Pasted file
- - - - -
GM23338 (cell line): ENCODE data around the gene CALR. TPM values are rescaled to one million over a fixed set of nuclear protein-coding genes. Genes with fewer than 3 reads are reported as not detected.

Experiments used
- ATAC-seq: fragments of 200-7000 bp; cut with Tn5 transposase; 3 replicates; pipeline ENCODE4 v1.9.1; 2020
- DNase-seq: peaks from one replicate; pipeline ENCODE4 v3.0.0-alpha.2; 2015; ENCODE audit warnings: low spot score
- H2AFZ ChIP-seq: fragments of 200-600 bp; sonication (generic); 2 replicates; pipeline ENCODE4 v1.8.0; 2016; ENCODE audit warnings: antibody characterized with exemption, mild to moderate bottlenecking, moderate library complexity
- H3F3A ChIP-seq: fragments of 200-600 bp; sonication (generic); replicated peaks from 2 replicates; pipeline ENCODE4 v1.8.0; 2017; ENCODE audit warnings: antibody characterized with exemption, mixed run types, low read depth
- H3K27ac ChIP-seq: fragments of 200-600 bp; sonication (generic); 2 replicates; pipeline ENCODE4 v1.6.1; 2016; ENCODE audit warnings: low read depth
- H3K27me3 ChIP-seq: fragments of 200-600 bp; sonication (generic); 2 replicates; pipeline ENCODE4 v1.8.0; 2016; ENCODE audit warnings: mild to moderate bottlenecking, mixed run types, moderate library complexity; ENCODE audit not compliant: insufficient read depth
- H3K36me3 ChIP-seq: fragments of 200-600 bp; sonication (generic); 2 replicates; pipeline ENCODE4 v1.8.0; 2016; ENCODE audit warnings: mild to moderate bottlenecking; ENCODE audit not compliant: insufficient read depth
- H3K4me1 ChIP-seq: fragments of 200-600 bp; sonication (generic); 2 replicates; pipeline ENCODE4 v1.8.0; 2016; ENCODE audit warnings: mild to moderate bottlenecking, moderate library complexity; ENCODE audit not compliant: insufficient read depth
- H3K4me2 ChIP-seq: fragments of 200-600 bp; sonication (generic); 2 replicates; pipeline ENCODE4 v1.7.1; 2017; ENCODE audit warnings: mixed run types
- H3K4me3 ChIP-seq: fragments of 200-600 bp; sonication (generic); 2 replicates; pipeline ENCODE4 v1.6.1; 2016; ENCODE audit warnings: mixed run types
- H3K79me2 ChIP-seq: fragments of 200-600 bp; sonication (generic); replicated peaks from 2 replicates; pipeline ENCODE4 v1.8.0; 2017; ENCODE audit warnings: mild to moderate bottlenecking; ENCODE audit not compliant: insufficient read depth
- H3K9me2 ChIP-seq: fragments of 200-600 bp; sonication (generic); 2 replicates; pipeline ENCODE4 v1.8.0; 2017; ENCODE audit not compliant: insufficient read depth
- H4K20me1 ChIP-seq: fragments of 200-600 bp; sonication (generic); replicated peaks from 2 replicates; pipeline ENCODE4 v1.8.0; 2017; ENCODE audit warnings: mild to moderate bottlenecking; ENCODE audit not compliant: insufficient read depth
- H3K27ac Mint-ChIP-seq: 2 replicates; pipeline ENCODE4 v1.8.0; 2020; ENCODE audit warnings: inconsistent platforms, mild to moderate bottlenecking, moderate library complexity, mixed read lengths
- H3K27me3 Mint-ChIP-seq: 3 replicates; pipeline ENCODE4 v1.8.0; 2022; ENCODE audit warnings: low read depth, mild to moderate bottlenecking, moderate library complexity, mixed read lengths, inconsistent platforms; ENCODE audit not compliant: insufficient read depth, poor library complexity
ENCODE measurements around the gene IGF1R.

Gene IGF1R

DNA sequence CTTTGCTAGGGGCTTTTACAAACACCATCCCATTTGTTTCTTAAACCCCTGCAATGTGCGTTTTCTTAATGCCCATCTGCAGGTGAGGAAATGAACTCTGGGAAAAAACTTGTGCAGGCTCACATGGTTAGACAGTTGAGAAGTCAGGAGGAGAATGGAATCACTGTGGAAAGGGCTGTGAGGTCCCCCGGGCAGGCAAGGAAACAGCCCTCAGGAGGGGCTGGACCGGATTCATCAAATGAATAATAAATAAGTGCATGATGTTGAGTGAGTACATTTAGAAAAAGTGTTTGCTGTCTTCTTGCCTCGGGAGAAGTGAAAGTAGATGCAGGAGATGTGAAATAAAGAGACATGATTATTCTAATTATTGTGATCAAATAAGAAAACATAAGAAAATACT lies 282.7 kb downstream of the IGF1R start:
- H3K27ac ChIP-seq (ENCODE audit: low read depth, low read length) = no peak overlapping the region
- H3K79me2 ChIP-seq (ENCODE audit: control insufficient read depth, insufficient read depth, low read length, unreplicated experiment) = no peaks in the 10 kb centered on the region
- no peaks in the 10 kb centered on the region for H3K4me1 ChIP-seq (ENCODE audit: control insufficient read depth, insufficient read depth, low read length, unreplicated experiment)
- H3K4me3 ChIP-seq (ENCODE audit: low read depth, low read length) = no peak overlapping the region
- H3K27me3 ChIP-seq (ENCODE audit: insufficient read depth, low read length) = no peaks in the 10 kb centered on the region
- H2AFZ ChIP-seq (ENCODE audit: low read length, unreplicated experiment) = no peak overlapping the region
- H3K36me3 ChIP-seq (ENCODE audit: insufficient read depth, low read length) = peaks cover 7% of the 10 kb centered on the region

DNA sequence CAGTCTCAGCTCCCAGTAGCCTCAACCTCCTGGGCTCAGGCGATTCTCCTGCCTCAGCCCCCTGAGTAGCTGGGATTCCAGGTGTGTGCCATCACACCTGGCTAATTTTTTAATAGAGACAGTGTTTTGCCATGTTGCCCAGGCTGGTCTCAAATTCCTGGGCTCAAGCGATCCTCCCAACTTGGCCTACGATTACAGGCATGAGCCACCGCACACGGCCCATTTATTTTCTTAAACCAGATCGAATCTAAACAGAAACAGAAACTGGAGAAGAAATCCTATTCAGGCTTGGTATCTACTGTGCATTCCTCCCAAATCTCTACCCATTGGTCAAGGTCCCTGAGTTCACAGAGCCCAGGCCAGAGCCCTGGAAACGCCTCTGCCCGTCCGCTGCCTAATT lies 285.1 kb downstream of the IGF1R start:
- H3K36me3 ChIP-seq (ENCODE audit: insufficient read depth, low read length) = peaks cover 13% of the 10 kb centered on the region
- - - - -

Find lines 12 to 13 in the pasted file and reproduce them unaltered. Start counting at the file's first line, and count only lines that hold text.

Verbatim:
- H3K4me3 ChIP-seq: fragments of 200-600 bp; sonication (generic); 2 replicates; pipeline ENCODE4 v1.6.1; 2016; ENCODE audit warnings: mixed run types
- H3K79me2 ChIP-seq: fragments of 200-600 bp; sonication (generic); replicated peaks from 2 replicates; pipeline ENCODE4 v1.8.0; 2017; ENCODE audit warnings: mild to moderate bottlenecking; ENCODE audit not compliant: insufficient read depth